Big Bag Bed
Big Bag Bed

4. Bee Gardening

Save the Bees Seeds
Save the Bees Seeds

Bees have been in the news for the past couple of years and people are concerned about their disappearance, wanting to do something about it. The easiest solution is to plant a bee-friendly garden, using native plants. Native plants continue to be a hot topic in gardening worlds.

Botanical Interests, is selling “Save the Bees” seeds which includes annuals, biennials and perennials.  They claim that, “The variety of colorful blooms in this mix provides plentiful food for many of the over 4000 species of bees that live in the U.S., and are waiting to visit your garden!” for $4.99.

If a variety is the least bit attractive to bees, the seed or plant company will trumpet those benefits, even when some are questionable.

To take it a step further, mason bee houses are popping up for the first time in main stream seed catalogs, and you can even buy the  larvae cocoons on line if you want to jump start your local population.

5. Planting for Health Benefits/Foraging

Heirloom Tomatoes
Heirloom Tomatoes

When I was ordering my tomato seeds, I noticed in the Baker Creek Heirloom Seeds catalog, that they had a chart titled “Our 2013 Nutritional Study on Tomatoes”. The chart rated 10 tomato varieties in order according to their nutrient values as was performed by a certified lab in California. I was surprised to see the wide differences between the varieties in levels of vitamins, acidity, and lycopene (flavonoid antioxidant). Generally the black and purple tomatoes surpass significantly all other color tomatoes. That is why I ordered the variety “Black Krim” which topped the list as best overall. I was following a trend which I see is in full swing, gardening for nutritional benefits as well as tasting good.

Black Krim tomato
Black Krim tomato

People are looking at health benefits when cultivating all edibles and growing lots of greens for smoothies or “groothies”. Kale is ubiquitous.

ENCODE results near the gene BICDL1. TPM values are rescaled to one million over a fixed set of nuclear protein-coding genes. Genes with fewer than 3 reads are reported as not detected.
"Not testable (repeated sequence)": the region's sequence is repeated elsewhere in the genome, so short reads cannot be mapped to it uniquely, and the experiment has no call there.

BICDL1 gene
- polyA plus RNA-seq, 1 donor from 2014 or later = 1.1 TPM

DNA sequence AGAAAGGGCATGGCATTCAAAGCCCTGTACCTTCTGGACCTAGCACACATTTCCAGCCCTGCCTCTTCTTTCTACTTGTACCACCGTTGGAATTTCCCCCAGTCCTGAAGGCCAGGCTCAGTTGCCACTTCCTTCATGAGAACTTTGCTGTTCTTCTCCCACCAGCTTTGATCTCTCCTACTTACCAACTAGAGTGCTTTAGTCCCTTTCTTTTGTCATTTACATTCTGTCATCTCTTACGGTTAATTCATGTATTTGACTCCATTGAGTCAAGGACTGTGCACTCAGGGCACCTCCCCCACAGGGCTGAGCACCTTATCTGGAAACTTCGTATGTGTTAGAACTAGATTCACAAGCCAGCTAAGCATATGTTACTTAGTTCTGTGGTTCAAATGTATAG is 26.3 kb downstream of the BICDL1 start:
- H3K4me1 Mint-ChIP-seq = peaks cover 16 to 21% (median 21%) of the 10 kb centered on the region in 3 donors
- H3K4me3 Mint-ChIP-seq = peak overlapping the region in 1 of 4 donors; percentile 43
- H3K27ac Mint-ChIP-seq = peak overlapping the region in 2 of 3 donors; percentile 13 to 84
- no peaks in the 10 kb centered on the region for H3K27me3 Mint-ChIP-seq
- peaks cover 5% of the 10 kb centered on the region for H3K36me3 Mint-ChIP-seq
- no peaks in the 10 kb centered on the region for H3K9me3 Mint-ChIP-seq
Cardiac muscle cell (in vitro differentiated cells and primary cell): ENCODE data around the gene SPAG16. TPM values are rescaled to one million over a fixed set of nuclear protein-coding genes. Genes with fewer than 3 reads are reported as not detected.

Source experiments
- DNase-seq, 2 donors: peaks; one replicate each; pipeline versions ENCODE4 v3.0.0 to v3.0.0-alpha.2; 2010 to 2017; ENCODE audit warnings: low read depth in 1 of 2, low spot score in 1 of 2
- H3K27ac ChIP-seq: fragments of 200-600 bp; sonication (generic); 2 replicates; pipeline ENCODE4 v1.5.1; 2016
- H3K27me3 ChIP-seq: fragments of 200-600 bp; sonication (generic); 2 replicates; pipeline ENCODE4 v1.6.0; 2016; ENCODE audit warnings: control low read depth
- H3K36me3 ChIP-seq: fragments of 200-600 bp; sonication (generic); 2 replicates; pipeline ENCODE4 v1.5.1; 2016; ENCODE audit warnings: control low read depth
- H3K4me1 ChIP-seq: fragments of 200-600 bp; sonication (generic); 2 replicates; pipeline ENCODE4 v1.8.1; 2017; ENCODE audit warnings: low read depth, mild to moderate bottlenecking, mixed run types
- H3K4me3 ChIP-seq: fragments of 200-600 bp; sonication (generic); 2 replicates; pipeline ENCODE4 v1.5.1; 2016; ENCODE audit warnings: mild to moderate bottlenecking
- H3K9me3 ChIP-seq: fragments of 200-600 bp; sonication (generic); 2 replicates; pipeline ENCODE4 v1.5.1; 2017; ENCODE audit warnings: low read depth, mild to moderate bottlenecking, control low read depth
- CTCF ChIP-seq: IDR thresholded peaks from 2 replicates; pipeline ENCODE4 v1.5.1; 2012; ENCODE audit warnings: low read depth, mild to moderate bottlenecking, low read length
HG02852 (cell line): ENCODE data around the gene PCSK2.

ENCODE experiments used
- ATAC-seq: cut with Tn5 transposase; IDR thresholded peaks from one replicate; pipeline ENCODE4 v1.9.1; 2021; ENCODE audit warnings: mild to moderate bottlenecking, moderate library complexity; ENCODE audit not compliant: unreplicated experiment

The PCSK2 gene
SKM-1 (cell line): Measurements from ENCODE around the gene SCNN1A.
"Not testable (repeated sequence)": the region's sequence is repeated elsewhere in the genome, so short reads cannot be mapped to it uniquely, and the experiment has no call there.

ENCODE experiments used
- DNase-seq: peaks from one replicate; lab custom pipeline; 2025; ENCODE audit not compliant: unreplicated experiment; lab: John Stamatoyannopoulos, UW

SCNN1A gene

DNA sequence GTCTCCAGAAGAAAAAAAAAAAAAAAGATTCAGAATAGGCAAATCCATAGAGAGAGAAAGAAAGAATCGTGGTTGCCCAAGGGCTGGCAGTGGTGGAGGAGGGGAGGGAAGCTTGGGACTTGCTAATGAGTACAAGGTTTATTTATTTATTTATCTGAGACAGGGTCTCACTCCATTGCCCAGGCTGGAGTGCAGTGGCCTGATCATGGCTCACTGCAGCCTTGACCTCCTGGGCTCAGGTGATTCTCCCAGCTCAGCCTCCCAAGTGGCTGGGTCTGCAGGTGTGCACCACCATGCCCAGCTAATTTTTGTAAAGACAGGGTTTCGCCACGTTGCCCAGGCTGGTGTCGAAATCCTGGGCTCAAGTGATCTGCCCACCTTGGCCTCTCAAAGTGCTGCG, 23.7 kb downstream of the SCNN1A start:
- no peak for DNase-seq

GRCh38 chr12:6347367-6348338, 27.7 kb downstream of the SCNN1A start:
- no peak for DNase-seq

Foraging for edibles is an off-shoot of this interest with a ground swell locavore movement. Driving this movement is self-sufficiency, getting in touch with nature, free food, and seasonal eating. Eat your dandelions!

6. Herbs-Medicinal and Culinary

Lavender Phenomenal
Lavender Phenomenal

People are making their lifestyle choices with wellness in mind. Bergamot, chamomile, and comfrey are three herbs that are leading this trend of healthy choices and habits. Easy to grow in containers, windowsills, and just about anywhere – herbs, both medicinal and culinary are the next hot edible.

The herb section in all my catalogs has grown over the years. From Park Seed you can buy a pollinator herb mixture of borage, chives, sage, basil, lemon mint, catnip, sweet marjoram, oregano, and creeping thyme. Varieties of herbs have exploded and the hybridizers have been busy, especially with Lavenders. Phenomenal Lavender is a new variety which has been trumpeted, that will thrive in hot humid summers, which I endure here in the mid-Atlantic. I grew this variety for the first time last year and liked it because the flowers branched off the main stem to produce more flowers all summer long. The jury is still out until I see how it over-winters.

7. Growing Exotic and Unusual Vegetables

Dinosaur Kale
Dinosaur Kale

Remember earlier, I said back to basics? Well, forget that!! Because I definitely see a trend to growing unique and gourmet vegetables that are nutritious as well as easy to grow. Just check out Park Seed‘s gourmet edibles which include Kale Lacinato(Dinosaur Kale), Cucumber Crystal White Pickler, Rainbow Blend Tomato, Chiogga Beet, Pepper Petite Color Blend, and Brussels Sprouts Bitesize. I attempted to order Dinosaur Kale from several companies, but it was sold out wherever I tried! I will be growing these black tomatoes that I saw in Quebec last summer. Because of their black color, supposedly the nutrient content of these should be off the charts.

Black Tomatoes
Black Tomatoes

8. Themed Seed Samplers

Renee’s Garden Seeds increases their themed seed collections every year, such as the Basil Lovers Bonanza, Fabulous and Unusual Annuals, or Collection of Collections, which is all twelve of the themed garden seeds together for $155! Landreth Seeds has the most unique collections, with one called the African American Heritage Collection. See my review of Landreth Seeds at Art of the Seed. Botanical Interests has over 30 collections and has pulled out all the stops in naming them. I am going to try “Salsa Ole Seed Collection”, and the “Weird and Wonderful Seed Collection”. The collections at Botanical Interests can only be purchased on line.